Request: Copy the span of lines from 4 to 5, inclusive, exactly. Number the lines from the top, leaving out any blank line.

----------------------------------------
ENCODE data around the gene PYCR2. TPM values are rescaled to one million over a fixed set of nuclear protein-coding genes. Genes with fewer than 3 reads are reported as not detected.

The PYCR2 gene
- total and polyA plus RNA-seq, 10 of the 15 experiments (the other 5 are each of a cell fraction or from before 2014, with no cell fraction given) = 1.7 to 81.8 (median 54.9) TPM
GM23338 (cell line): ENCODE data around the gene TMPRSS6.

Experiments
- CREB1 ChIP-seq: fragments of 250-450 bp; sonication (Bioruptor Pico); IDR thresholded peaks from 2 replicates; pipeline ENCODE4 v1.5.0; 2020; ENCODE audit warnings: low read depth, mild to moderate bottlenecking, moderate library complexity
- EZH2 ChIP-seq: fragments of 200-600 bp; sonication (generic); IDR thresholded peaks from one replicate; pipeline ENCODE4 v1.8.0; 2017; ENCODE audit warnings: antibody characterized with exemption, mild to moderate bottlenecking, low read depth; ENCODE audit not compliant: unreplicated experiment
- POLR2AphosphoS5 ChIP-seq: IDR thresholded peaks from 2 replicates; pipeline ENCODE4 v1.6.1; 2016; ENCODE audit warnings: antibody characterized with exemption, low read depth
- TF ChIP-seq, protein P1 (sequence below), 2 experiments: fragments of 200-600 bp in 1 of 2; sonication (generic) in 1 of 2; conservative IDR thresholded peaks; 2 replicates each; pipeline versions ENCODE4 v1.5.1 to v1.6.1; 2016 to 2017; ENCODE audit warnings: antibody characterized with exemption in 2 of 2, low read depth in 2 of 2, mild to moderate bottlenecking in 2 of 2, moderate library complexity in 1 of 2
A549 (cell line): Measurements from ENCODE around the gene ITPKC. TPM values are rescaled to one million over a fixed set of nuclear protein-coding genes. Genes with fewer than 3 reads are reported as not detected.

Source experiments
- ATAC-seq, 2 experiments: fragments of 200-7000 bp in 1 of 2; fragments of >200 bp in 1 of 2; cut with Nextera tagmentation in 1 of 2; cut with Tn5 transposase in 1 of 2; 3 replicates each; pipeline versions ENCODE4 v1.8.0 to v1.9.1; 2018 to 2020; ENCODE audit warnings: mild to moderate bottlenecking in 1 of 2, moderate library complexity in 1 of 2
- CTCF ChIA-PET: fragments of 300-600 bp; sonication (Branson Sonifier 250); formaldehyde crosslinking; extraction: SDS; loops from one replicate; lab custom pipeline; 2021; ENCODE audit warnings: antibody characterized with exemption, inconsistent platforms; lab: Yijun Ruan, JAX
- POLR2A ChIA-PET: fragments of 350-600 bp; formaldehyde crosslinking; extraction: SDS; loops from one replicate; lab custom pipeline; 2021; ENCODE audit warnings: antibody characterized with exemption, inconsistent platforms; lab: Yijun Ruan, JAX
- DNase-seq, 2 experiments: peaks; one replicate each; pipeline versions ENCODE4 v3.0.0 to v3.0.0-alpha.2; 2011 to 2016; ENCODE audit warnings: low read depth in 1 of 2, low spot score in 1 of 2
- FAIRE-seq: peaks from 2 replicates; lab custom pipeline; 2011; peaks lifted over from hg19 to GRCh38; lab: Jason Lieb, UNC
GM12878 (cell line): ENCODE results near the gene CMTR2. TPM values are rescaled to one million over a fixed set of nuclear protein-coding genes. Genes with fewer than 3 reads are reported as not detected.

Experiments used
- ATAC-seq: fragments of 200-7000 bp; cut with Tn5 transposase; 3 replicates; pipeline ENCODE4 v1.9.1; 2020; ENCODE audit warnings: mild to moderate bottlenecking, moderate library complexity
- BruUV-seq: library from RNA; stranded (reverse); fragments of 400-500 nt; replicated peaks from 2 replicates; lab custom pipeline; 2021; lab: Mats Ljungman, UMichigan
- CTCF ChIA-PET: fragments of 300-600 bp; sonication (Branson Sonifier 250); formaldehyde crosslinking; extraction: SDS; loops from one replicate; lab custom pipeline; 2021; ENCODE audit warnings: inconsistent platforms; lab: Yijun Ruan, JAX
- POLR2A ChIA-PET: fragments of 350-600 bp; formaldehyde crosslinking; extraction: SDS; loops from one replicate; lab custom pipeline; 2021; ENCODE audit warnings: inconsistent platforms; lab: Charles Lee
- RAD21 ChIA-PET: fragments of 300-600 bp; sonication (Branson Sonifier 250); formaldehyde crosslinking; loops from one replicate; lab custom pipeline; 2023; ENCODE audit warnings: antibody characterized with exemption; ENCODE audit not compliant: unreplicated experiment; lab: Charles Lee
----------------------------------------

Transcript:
GM23338 (cell line): ENCODE data around the gene TMPRSS6.

Experiments